Beware of Vendors Asking You to Contact Them Via ICQ, Jabber, Wickr

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Photo of ICQ homepage on a monitor screen through a magnifying glass.
Fake vendors on Dream Market are requesting that users contact them via messaging apps such as ICQ, Jabber or Wickr to make off-site payments.

Dark web vendors are well known to employ various cunning tactics that will see the potential customer fall victim to fraud without being able to predict such from happening. Among the ubiquitous methods used is requesting the customer to reach out to them via messaging apps such as ICQ , Jabber or Wickr, which operate on computers and smartphones.

It is well known that ICQ and Jabber are avenues for fake vendors to scam unsuspecting persons by claiming they can offer specific services. Of course, the opposite is true—they do not even have the capacity to do this.

In most cases, the tactic is used on first-timers who are unaware that this type of fraud is often a way of introducing them into the sector. The saying “once bitten, twice shy” is very much applicable in this scenario since an individual will tend to do things with more caution after getting scammed.

Dark Web News has found that Dream Market, which has grown to be the biggest darknet market after the fall of AlphaBay and Hansa, is having vendors who request the customer to contact them privately.

While enquiring about the services offered, a vendor going by the name “PEPPERSTELEPHON” responded by telling DWN to contact him via ICQ or Wickr. And as such, one would wonder why would he/she will not negotiate directly through the site but instead opt to use other platforms where the site cannot help the buyer recover funds.

There are a couple of reasons for this. One is that the vendor is actually a scammer using Dream Market to lure unsuspecting persons into the trap of making offline payments only to witness the vendor go silent after the transfer is complete.

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Another reason, though unlikely, is that the seller might be avoiding the use of the site (in this case, Dream Market) due to inconveniences, such as funds going to an escrow account until the buyer marks the payments as delivered. In some cases, the buyer may file a dispute and give the seller a nasty review, which translates to difficulties in getting new clients.

Business is all about reputation, which is attained from good services, and without this aspect then a company is bound to fail. As such, it is justified that vendors state in their listings that they don’t want a person to leave a negative review in the event something isn’t right. They prefer if the customer sends them a message and awaits a response to have the matter sorted.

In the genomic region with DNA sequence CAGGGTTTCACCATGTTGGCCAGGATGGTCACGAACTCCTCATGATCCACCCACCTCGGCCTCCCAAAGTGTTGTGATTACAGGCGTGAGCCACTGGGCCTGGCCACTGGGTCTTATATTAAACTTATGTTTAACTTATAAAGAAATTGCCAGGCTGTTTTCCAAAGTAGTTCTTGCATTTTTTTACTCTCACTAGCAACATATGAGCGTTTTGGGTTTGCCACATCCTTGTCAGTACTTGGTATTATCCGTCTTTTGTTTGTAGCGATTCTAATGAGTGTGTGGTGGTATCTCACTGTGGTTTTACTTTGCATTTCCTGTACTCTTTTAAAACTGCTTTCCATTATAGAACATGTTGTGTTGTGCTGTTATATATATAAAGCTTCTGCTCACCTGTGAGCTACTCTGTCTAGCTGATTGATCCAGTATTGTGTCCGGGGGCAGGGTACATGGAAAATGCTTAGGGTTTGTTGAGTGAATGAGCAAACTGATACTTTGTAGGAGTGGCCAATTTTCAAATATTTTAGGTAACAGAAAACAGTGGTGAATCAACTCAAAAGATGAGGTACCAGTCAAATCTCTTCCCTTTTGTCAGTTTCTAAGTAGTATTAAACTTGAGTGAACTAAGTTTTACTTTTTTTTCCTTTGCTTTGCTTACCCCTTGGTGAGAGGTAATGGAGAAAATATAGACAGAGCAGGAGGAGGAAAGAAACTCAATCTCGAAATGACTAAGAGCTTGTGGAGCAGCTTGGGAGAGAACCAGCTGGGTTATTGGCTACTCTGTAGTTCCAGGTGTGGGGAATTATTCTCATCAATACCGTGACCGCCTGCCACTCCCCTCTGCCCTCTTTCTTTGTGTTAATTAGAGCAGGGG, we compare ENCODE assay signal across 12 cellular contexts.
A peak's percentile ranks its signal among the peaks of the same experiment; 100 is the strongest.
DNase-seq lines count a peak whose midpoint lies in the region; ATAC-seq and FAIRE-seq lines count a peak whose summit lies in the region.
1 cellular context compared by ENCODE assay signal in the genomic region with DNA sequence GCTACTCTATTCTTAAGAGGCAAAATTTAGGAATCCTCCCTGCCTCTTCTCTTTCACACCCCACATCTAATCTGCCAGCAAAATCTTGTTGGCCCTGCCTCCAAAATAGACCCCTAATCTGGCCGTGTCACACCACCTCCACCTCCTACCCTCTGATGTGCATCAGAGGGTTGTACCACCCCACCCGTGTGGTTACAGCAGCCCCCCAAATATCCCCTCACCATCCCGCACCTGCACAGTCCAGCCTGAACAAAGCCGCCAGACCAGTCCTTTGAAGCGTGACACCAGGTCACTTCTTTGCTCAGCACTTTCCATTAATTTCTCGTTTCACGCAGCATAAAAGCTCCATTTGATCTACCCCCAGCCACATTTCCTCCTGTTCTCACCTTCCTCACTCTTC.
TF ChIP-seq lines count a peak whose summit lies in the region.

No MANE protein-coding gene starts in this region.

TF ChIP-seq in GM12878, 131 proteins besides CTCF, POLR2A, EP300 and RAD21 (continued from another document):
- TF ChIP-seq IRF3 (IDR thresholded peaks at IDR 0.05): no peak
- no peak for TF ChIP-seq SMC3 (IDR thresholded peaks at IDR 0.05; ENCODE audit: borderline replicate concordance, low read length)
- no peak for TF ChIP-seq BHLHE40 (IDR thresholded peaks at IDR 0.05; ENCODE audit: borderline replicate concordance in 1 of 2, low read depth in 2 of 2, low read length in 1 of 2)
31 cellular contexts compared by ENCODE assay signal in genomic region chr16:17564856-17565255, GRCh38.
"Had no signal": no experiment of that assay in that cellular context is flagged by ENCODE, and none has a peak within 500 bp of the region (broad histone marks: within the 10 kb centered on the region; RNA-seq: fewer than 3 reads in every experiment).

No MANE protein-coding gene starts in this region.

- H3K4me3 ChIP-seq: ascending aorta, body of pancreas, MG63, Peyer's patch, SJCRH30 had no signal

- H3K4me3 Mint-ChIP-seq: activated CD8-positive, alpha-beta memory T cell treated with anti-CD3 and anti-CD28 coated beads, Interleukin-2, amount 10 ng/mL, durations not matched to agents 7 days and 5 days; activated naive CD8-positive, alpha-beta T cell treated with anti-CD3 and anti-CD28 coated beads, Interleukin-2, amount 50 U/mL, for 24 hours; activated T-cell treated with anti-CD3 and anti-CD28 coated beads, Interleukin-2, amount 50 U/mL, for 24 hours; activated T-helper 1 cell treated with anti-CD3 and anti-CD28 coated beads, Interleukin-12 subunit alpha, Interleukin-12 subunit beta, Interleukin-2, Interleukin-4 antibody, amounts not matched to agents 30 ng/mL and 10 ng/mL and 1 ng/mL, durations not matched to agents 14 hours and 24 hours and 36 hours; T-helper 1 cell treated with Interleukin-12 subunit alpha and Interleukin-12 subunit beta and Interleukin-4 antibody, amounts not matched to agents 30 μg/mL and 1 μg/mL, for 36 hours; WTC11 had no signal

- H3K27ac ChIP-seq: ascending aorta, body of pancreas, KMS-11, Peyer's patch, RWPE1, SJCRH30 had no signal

Apart from bad reviews and escrow clearance, another issue that does not go down well with darknet market sellers is the fact that some of the sites charge a cost for one to become a vendor. More so, the commission taken by the site from a sale is quite high leaving the seller with little profits from a given transaction.

FRAUD PREVENTION word concept button on keyboard
Dark web vendors are well known to employ various cunning tactics that will see the potential customer fall victim to fraud without being able to predict such from happening.

Depending on the nature of the situation, the reasons provided will lead the seller to want to communicate directly with the buyer.

Now, the point at which a buyer and seller begin to have off-site negotiations raises the possibility of fraud since no escrow is involved and the site admins cannot check the threads of a conversation to make a judgment about a case.

This therefore puts both the buyer and seller at risk but in most cases, the one purchasing the goods/services is often on the losing end. By contrast, sellers tend to be more skilled and experienced, and thus know how to convince people to contact them and facilitate offline payments.

But of course, sellers too can get scammed by buyers. This occurs in rare situations, especially where the two parties have transacted with each other dozens of times to the point where the seller offers the buyer their products/services on debt. Eventually, in many cases, it gets to the point where the buyer cannot pay and they disappear with the funds without a trace.